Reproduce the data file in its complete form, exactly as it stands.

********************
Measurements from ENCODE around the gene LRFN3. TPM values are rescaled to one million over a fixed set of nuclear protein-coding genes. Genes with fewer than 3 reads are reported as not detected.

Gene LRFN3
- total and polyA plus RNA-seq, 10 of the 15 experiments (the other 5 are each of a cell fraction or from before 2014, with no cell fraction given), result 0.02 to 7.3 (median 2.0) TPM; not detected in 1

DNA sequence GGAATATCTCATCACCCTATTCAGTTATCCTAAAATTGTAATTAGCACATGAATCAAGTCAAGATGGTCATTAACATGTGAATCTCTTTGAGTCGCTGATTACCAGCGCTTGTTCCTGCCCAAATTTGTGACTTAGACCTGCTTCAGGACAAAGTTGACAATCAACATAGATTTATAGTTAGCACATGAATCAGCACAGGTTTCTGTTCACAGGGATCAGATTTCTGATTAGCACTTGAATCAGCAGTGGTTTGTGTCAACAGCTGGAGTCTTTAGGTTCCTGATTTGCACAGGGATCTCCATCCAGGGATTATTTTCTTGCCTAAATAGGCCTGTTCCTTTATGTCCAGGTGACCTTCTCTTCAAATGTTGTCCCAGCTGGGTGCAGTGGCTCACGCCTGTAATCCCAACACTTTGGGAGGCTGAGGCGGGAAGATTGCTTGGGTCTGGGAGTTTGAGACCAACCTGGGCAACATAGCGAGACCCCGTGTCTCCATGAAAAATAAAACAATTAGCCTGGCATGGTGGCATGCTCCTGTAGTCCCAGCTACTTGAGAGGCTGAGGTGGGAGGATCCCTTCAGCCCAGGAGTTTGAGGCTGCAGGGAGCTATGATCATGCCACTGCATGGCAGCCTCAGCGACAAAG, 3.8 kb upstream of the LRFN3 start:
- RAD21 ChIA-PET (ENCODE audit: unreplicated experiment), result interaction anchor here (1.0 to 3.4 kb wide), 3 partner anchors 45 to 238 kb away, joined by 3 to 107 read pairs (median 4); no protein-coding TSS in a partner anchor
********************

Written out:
Measurements from ENCODE around the gene LRFN3. TPM values are rescaled to one million over a fixed set of nuclear protein-coding genes. Genes with fewer than 3 reads are reported as not detected.

Gene LRFN3
- total and polyA plus RNA-seq, 10 of the 15 experiments (the other 5 are each of a cell fraction or from before 2014, with no cell fraction given), result 0.02 to 7.3 (median 2.0) TPM; not detected in 1

DNA sequence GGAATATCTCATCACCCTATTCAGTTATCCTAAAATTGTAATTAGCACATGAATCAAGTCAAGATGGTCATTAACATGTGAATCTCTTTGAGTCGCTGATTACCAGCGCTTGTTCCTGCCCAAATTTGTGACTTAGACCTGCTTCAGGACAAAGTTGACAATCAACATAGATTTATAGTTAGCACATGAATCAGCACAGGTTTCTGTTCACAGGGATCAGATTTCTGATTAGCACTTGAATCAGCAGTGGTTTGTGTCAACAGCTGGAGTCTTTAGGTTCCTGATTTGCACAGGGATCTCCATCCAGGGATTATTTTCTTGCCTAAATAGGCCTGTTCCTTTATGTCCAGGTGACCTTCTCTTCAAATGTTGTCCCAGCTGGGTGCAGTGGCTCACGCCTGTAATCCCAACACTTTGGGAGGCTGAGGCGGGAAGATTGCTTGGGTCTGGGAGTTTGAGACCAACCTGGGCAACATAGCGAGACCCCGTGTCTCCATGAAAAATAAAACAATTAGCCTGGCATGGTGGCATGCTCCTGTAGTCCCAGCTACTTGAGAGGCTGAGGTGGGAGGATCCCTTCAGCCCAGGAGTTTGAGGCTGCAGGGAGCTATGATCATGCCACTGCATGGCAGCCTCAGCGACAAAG, 3.8 kb upstream of the LRFN3 start:
- RAD21 ChIA-PET (ENCODE audit: unreplicated experiment), result interaction anchor here (1.0 to 3.4 kb wide), 3 partner anchors 45 to 238 kb away, joined by 3 to 107 read pairs (median 4); no protein-coding TSS in a partner anchor